A reflection on World Water Day

By Fr Andrew Hamilton SJ, 22 March 2020
Image: Pixabay.


March 22 is World Water Day

When it is depicted in advertisements, water almost always has pleasant associations. Spruikers know that images of a sunny beach or of a quiet green river bend will help sell property and lure people to holiday destinations. When we think of water, too, we often imagine the trickle of a crystal stream, the power of a waterfall, the taste of a glass of clear water after a hot day, and the sudden life and joy that comes to a drought-afflicted community as rains come and streams flow. We associate water with a bountiful and well-provided life. It is a gift.

Water is also a gift that we often take for granted. Years of drought and of drying rivers, however, have shown that we need to care for it. It can turn from abundance to scarcity. We know that if water fails, our food, our security from fire and flood, and our liveable environment will also come under threat.

Our recent experience of bushfire, too, has alerted us to what the future may hold in store for us all if we do not address climate change. We might expect more frequent and severe droughts and bushfires, less regular rainfall, often in the form of hurricanes and violent storms followed by floods, and the consequent pollution of streams and reservoirs. The water supply of remote communities will come under increasing threat and cities will rely more on expensive desalination plants and purified waste water. Much land now available for farming will become desert. The lives of everyone will be changed for the worse.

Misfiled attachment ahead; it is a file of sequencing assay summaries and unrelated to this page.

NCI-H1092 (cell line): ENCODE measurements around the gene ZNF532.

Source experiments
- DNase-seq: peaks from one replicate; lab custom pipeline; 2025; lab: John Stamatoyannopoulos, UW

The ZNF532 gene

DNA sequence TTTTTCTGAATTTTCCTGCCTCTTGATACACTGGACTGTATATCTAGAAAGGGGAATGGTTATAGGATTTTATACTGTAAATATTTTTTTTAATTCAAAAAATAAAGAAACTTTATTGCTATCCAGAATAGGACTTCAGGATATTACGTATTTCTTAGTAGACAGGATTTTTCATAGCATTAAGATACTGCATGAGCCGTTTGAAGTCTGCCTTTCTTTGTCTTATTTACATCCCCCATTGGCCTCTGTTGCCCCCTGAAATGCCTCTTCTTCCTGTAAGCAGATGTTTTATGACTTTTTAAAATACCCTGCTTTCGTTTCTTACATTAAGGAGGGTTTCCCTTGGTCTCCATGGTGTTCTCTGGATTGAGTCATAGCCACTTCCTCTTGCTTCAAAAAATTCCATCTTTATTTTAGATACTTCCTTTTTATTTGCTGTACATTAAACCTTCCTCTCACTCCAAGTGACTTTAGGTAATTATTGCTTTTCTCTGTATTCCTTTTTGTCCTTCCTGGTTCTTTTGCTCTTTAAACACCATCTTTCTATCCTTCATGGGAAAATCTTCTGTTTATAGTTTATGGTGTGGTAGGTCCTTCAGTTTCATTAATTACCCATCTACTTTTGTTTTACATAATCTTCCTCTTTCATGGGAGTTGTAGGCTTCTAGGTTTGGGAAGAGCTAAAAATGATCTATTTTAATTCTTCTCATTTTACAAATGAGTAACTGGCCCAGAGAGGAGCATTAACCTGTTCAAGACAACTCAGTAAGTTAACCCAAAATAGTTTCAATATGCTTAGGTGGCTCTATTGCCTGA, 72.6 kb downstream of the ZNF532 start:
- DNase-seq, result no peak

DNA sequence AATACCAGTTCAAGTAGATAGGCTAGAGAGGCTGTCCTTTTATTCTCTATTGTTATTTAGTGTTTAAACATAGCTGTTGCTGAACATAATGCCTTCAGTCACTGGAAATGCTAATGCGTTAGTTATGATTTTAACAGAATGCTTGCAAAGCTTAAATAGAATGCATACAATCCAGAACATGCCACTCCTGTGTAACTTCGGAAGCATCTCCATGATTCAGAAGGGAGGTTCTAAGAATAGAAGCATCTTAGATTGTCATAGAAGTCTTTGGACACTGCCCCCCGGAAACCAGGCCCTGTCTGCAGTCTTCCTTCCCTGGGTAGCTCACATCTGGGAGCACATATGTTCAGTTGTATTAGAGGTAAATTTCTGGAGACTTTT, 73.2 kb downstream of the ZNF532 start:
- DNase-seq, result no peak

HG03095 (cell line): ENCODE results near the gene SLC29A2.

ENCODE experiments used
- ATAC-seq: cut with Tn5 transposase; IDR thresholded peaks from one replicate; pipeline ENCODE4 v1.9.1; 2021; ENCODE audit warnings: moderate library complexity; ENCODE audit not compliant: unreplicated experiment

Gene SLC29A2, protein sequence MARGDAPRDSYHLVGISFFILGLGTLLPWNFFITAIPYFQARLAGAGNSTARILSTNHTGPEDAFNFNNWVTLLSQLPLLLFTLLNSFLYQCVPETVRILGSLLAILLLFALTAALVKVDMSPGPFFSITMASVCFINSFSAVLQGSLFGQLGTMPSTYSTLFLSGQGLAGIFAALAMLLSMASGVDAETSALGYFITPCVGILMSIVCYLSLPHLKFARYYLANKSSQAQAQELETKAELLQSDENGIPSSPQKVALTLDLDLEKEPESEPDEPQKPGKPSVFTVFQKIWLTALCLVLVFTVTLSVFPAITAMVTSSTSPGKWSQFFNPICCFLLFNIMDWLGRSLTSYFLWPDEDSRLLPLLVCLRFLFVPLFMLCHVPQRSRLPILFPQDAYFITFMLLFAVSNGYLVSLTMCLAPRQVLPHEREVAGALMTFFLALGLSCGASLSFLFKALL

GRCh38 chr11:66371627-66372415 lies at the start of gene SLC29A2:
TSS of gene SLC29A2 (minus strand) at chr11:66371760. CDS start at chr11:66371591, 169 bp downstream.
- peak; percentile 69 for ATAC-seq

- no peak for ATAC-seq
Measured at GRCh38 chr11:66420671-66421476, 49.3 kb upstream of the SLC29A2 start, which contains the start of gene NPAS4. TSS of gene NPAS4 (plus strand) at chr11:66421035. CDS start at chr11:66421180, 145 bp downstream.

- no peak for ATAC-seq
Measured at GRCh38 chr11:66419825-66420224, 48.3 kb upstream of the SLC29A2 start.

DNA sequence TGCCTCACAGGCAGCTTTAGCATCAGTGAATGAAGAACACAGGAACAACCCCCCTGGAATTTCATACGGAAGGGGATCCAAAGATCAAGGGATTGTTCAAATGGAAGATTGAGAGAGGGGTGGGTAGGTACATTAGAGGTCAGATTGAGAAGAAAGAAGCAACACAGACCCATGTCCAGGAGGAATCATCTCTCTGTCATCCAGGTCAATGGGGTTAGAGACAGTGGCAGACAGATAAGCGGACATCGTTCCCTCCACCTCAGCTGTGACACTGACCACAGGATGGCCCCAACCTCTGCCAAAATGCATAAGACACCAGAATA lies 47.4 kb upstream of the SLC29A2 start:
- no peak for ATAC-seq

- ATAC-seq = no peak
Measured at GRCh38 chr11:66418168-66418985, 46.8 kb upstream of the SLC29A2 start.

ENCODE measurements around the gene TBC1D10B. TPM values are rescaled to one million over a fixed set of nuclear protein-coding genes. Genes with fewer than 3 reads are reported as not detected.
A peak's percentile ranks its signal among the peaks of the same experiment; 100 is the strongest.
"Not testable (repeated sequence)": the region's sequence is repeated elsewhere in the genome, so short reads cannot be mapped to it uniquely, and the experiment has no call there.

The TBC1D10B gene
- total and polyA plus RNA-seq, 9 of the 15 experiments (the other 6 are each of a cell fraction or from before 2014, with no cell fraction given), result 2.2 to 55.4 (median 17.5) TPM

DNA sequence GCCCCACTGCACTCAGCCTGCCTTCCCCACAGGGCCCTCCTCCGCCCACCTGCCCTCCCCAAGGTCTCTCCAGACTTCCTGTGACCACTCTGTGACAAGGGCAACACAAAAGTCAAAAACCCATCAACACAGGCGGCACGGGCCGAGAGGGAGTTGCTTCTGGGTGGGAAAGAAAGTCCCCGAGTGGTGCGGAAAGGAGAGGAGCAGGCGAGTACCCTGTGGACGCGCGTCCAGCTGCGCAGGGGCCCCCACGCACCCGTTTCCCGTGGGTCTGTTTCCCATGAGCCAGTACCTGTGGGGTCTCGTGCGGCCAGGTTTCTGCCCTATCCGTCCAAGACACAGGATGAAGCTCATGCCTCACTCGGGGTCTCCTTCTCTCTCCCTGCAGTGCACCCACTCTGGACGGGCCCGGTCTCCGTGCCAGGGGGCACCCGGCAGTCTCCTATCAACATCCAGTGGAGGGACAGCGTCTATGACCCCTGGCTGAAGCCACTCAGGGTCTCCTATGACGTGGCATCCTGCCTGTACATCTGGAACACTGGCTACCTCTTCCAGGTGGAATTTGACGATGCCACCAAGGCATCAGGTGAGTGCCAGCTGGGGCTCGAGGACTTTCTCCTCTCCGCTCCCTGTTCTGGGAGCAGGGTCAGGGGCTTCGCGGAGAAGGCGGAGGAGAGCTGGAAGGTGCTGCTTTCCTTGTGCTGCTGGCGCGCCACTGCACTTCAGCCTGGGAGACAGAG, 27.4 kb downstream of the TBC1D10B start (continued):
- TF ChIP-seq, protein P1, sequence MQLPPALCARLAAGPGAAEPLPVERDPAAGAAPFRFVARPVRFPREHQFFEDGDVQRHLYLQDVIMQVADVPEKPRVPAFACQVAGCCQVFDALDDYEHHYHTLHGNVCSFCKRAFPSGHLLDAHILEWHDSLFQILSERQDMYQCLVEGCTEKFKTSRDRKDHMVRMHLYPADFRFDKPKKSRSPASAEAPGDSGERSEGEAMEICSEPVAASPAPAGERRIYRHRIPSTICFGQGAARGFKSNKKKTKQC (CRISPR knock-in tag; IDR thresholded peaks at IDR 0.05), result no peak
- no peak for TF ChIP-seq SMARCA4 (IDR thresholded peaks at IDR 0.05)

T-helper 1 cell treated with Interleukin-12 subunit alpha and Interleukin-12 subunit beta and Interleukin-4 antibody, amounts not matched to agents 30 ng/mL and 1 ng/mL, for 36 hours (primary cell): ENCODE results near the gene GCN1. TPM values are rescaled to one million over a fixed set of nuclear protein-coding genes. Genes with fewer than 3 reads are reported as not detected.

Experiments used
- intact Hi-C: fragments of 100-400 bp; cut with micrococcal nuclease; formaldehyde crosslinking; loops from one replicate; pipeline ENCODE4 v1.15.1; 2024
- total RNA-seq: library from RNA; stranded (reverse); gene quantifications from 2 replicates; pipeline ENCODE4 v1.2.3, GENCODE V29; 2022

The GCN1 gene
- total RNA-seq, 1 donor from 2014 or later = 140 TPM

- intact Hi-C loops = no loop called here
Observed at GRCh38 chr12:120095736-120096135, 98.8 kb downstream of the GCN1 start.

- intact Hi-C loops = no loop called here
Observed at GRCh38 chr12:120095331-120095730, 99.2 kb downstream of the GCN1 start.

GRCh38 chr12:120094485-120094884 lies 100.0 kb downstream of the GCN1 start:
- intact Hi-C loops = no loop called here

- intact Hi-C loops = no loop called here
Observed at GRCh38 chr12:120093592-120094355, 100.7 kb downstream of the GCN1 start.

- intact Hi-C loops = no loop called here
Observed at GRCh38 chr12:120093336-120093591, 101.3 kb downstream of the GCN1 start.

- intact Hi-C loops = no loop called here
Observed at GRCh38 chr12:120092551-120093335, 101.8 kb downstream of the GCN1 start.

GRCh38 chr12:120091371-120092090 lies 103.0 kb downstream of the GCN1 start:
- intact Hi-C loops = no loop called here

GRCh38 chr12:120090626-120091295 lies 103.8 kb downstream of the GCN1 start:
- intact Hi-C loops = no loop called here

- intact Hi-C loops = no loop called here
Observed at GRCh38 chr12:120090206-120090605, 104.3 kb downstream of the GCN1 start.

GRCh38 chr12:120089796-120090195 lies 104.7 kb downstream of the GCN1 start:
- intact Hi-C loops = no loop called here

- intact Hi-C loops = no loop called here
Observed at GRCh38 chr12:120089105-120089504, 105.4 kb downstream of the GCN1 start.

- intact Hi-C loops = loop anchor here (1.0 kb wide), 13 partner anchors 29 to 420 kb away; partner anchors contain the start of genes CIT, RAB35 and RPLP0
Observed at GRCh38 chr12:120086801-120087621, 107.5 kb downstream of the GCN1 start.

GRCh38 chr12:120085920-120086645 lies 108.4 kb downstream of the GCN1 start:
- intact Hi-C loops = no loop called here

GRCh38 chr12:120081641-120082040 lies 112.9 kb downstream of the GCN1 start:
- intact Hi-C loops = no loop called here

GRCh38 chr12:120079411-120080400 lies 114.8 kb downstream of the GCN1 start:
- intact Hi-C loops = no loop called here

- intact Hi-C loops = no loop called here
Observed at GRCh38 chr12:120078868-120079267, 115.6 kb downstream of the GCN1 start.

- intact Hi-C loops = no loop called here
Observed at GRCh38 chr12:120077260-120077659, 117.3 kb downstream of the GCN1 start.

In developing nations, the burden of climate change and associated drought will fall most heavily on the poor. It will affect the crops and herds they live on, the quality of the water they drink and the washing on which hygiene and health depend. Lack of water can easily develop into famine. The shortage of water will also lead to competition for it between nations and corporations. Instead of being a gift that is free for all in society, it will become a prized commodity to be bought and sold on the market, with the inevitable further impoverishment of the poor.

When we think of water, we see the importance of all the delicate relationships that make up our world, and the need to pay attention to them in the way in which we work and live. That has been the emphasis of Pope Francis when he speaks of attending both to the cry of the poor and the cry of the earth. At Jesuit Social Services, we have tried to make that central in all our work and our processes. It leads us to see that water is not an unfailing resource to be used for private gain. It is a gift to our society and to our world. And as a gift, it lays on us a mission.

We are required to pay attention to all the factors that affect rainfall and drought, and order our society in a way that makes demands on everyone, but also benefits everyone, especially the most poor. Bountiful water depends on a shared respect for the common good. It dries up in any economic framework that is built on individual competition and exploitation of resources without thought for their mutual interdependence.

Fr Andrew Hamilton SJ writes for Jesuit Communications and Jesuit Social Services.


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